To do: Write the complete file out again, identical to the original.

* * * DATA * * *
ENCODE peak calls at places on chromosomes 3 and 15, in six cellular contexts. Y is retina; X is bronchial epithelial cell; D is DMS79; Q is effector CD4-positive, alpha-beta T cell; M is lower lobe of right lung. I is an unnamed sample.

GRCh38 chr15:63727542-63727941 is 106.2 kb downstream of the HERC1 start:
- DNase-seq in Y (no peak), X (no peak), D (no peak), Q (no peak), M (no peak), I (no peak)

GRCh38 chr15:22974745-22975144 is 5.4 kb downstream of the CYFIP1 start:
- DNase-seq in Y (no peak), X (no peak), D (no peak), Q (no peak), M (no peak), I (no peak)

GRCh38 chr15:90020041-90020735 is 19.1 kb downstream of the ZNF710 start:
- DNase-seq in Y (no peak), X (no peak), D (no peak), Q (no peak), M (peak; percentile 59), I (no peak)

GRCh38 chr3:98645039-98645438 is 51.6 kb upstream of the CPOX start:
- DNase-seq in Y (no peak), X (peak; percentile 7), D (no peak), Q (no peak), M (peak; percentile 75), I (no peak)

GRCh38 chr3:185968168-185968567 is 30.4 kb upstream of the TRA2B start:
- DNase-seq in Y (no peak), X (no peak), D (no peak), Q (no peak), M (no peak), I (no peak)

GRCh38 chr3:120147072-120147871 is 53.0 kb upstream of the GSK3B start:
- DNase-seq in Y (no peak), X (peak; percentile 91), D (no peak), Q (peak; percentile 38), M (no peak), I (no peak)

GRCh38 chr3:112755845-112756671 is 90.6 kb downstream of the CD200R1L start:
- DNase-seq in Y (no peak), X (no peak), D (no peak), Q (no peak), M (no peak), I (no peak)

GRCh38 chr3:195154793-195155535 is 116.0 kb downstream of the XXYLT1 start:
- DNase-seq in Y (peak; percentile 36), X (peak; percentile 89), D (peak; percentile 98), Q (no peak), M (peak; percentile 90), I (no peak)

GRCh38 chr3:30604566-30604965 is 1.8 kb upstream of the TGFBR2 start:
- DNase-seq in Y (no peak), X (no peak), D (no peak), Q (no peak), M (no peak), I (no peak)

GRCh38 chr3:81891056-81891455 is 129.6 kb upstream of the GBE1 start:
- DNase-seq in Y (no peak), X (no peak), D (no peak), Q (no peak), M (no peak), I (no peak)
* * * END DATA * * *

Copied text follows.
ENCODE peak calls at places on chromosomes 3 and 15, in six cellular contexts. Y is retina; X is bronchial epithelial cell; D is DMS79; Q is effector CD4-positive, alpha-beta T cell; M is lower lobe of right lung. I is an unnamed sample.

GRCh38 chr15:63727542-63727941 is 106.2 kb downstream of the HERC1 start:
- DNase-seq in Y (no peak), X (no peak), D (no peak), Q (no peak), M (no peak), I (no peak)

GRCh38 chr15:22974745-22975144 is 5.4 kb downstream of the CYFIP1 start:
- DNase-seq in Y (no peak), X (no peak), D (no peak), Q (no peak), M (no peak), I (no peak)

GRCh38 chr15:90020041-90020735 is 19.1 kb downstream of the ZNF710 start:
- DNase-seq in Y (no peak), X (no peak), D (no peak), Q (no peak), M (peak; percentile 59), I (no peak)

GRCh38 chr3:98645039-98645438 is 51.6 kb upstream of the CPOX start:
- DNase-seq in Y (no peak), X (peak; percentile 7), D (no peak), Q (no peak), M (peak; percentile 75), I (no peak)

GRCh38 chr3:185968168-185968567 is 30.4 kb upstream of the TRA2B start:
- DNase-seq in Y (no peak), X (no peak), D (no peak), Q (no peak), M (no peak), I (no peak)

GRCh38 chr3:120147072-120147871 is 53.0 kb upstream of the GSK3B start:
- DNase-seq in Y (no peak), X (peak; percentile 91), D (no peak), Q (peak; percentile 38), M (no peak), I (no peak)

GRCh38 chr3:112755845-112756671 is 90.6 kb downstream of the CD200R1L start:
- DNase-seq in Y (no peak), X (no peak), D (no peak), Q (no peak), M (no peak), I (no peak)

GRCh38 chr3:195154793-195155535 is 116.0 kb downstream of the XXYLT1 start:
- DNase-seq in Y (peak; percentile 36), X (peak; percentile 89), D (peak; percentile 98), Q (no peak), M (peak; percentile 90), I (no peak)

GRCh38 chr3:30604566-30604965 is 1.8 kb upstream of the TGFBR2 start:
- DNase-seq in Y (no peak), X (no peak), D (no peak), Q (no peak), M (no peak), I (no peak)

GRCh38 chr3:81891056-81891455 is 129.6 kb upstream of the GBE1 start:
- DNase-seq in Y (no peak), X (no peak), D (no peak), Q (no peak), M (no peak), I (no peak)